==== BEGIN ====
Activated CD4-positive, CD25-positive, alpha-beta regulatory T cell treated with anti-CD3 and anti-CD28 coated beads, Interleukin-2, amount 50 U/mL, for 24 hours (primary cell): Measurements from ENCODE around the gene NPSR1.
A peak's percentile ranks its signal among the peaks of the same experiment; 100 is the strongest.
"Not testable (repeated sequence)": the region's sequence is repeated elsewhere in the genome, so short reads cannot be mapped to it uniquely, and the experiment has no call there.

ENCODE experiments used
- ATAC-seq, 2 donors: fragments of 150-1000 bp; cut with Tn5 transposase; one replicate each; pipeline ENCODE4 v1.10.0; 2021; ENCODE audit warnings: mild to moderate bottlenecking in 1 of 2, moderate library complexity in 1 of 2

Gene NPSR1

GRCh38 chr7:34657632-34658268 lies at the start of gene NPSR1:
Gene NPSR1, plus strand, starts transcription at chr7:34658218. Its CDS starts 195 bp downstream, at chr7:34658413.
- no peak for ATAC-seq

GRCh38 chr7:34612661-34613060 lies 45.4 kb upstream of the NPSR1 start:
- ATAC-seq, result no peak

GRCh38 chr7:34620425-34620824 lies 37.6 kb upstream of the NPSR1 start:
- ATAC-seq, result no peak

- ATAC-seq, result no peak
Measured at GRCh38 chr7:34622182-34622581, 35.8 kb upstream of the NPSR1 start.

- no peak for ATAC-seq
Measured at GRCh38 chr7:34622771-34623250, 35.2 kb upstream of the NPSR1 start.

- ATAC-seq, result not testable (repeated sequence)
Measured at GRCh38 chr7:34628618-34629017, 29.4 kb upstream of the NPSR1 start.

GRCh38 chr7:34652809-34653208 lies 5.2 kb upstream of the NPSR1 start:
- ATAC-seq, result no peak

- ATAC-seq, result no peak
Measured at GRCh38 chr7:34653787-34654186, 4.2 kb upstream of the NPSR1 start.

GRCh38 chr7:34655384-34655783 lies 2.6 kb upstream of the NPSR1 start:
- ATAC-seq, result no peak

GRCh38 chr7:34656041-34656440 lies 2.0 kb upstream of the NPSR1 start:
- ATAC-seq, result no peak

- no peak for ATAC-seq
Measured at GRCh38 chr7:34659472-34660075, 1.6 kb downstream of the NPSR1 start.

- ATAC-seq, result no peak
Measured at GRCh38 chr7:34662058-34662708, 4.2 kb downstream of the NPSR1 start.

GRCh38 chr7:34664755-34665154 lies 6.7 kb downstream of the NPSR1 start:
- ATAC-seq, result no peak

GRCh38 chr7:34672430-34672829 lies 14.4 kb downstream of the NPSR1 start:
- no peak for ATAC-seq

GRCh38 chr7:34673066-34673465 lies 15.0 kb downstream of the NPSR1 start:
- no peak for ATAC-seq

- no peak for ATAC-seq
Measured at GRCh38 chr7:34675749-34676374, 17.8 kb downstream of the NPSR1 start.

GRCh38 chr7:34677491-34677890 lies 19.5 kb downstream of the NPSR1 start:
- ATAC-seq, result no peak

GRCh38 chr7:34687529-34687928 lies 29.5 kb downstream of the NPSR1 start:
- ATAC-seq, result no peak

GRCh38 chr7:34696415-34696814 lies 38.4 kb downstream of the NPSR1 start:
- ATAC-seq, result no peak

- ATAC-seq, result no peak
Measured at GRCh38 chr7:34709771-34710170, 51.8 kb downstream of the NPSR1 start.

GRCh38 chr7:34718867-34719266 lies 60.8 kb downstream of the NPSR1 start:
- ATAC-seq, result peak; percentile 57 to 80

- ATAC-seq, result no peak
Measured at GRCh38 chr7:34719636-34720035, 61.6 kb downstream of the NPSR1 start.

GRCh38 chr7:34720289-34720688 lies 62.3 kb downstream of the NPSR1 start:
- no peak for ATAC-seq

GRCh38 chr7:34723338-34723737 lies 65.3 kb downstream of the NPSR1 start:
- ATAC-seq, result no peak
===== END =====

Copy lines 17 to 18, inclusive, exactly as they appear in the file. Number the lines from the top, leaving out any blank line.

Measured at GRCh38 chr7:34622771-34623250, 35.2 kb upstream of the NPSR1 start.

- ATAC-seq, result not testable (repeated sequence)